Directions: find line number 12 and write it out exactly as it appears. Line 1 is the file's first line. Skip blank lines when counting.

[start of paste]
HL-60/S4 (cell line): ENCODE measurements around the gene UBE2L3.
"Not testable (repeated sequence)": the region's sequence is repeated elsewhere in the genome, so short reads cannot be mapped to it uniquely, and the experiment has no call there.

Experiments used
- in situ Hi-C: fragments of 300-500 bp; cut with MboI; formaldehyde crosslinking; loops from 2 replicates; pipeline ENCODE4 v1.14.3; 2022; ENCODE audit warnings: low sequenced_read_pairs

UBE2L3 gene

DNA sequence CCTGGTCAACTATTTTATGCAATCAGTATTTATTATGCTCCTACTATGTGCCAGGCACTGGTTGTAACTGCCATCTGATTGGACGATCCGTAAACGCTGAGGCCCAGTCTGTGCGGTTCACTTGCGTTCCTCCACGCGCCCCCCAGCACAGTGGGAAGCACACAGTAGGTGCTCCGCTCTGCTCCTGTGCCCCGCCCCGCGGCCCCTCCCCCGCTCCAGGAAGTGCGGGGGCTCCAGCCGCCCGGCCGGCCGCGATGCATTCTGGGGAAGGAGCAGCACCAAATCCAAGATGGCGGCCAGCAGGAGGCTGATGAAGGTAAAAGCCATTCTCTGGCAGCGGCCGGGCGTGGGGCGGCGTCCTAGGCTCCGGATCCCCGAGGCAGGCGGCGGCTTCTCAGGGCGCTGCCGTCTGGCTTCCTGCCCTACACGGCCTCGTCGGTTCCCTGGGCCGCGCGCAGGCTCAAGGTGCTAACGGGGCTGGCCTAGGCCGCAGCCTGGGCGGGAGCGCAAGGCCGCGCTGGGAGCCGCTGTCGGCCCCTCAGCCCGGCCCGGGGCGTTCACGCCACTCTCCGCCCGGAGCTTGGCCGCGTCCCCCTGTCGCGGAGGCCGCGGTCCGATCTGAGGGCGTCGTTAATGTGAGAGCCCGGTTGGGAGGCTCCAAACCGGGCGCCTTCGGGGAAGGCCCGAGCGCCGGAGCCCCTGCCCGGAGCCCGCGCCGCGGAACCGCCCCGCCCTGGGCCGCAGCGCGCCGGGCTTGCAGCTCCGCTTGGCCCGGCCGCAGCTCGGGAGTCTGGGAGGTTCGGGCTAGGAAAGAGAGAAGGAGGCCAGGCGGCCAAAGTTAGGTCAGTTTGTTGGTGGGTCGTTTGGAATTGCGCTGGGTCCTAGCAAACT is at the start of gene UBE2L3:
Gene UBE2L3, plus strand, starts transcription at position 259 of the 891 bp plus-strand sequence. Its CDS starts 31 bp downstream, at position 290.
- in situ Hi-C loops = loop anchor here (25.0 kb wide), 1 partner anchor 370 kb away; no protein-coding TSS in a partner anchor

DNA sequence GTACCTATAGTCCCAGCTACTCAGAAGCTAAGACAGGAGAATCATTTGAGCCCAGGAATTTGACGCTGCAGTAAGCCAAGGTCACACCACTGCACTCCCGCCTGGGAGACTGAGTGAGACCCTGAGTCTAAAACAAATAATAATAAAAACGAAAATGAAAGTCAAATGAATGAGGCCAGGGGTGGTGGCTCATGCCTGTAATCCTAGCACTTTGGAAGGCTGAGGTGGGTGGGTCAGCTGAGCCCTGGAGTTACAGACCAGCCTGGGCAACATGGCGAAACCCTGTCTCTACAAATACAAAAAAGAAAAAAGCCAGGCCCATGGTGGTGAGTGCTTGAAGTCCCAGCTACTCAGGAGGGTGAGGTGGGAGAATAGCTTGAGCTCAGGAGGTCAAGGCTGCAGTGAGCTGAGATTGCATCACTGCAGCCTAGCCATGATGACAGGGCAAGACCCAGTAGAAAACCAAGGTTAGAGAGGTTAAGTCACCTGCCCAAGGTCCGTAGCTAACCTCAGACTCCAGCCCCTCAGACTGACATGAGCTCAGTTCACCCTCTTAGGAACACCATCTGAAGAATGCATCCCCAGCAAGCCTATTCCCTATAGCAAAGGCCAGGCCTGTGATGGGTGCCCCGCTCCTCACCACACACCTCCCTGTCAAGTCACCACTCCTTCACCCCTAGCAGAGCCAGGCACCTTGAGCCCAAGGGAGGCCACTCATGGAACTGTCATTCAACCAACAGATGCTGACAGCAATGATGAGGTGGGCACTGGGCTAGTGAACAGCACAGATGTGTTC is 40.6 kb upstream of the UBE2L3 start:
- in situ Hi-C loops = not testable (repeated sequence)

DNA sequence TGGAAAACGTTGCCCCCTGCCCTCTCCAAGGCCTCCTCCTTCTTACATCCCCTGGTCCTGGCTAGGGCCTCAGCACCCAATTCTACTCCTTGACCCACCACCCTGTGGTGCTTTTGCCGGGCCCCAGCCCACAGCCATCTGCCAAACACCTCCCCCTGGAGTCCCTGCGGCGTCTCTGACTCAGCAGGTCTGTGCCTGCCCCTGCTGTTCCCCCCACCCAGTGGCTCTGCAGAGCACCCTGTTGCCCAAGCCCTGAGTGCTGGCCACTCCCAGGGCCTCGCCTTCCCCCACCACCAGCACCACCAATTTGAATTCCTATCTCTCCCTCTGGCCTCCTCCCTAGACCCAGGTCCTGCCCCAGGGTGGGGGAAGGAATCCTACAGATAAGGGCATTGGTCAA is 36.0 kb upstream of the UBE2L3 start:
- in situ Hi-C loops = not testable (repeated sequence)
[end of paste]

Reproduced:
- in situ Hi-C loops = not testable (repeated sequence)